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Drift Woody

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Re: Ron Paul
« Reply #18 on: November 14, 2011, 01:16:15 PM »

Your 2nd option does not entail private ownership while your first option would deter private investors from buying the land in the first place, so the land would still be publicly owned with government rules in place.
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roadkill

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Re: Ron Paul
« Reply #19 on: November 15, 2011, 10:29:29 PM »

      Anybody on here ever heard of or read the US Constitution? Anyone know anything about economics or history and how nations have bankrupted themselves with their fiscal policy? Is it the opinion of some people on here that it is okay to live in a police state as long as they can go to the Red River Gorge?
      When I made my original post, I had just watched one of the republican candidates get knocked of his perch (Perry) and another rise to the top (Cain). I thought, gee, its as if they are thowing them up one at a time to see what kind of poularity they can generate. If they aren't good in front of a camera, or have skeletons in their closet, they'll fall and someone else will be waiting in the wings to take his/her place. Which brought me to Ron Paul. He's never going to be the frontrunner if things are left to the media. Paul's following is not like Howard Dean's from a few years ago. When Dean faltered, his following left him. Ron Paul's will not, IMO. That is when I posted the question about the Federal departments he wanted to cut. That is when a reply was made about bumper stickers, then I replied to that, then things took off in a different direction.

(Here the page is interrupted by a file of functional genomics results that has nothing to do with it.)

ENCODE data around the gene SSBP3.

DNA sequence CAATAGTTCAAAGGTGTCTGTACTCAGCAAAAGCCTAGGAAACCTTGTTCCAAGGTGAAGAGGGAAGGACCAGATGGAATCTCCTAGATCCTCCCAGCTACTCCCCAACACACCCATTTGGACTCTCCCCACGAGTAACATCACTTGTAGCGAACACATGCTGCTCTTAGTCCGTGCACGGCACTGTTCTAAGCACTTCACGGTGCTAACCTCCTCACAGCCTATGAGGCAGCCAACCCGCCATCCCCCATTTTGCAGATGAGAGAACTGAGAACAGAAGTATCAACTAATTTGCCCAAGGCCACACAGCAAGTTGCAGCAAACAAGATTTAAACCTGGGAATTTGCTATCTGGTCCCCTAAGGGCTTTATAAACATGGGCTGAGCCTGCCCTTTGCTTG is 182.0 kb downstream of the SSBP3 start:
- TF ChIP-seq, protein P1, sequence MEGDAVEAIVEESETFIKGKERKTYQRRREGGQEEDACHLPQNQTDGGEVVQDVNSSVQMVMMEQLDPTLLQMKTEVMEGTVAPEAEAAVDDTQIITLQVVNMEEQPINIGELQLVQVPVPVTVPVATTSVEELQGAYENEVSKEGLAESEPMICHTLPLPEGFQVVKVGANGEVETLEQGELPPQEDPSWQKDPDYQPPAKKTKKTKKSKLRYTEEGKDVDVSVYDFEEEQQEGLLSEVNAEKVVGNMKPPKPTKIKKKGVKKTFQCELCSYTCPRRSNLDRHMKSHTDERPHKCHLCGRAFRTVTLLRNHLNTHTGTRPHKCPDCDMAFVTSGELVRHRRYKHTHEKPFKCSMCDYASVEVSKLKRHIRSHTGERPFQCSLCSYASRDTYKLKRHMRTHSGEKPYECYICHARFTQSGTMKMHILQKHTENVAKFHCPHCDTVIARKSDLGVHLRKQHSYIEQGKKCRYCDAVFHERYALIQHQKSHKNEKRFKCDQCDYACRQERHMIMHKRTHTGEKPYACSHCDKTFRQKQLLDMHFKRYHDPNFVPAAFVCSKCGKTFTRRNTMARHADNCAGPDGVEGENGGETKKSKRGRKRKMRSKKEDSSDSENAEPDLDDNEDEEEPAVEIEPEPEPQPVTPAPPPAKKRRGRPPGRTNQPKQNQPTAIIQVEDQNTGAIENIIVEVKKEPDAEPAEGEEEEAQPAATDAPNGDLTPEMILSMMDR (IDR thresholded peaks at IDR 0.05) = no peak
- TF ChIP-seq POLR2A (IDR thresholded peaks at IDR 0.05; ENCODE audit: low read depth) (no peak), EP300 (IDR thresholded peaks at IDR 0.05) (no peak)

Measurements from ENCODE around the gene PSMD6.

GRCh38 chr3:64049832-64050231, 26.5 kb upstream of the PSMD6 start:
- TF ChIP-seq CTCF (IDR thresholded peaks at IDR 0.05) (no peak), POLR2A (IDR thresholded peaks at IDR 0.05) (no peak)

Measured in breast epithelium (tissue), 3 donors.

I have noticed Ron Paul bumper stickers on cars at the Gorge, Cumberland Gap, and a lot of other places like that. I can't speak for every driver, but I would say that they like our parks, and forests, etc., but they like freedom more. And they don't like an enormous government that can't balance a budget that is leaving a mess for their granchildren's grandchildren to pay for. I would guess they don't like this new health care law that Congress didn't take the time to read before they passed it. And they are worried for the future of this country. And they are tired of the same crap from both sides.
      Ron Paul believes the Constitution  should be law of the land. He wants to end the Fed, he wants our troops home, he wants sound money, he wants the government to be small. I have not seen it on his site or the site of the Libertarian Partry, but my guess is he would be in favor of privatizing federal lands, but I'm not sure.  But, he isn't running for King, he's running for President. And he'd need to get the approval of Congress before he could do anything.
      A National park System was probably the last thing on our framer's mind when they drew up our Constitution. But they knew the new country wouldn't exist in a vacuum, so they included a 'necessary and proper' clause within the Constitution to cover future issues not specifically dealt with in the Bill of rights or the Constitution itself.                                       Cont'd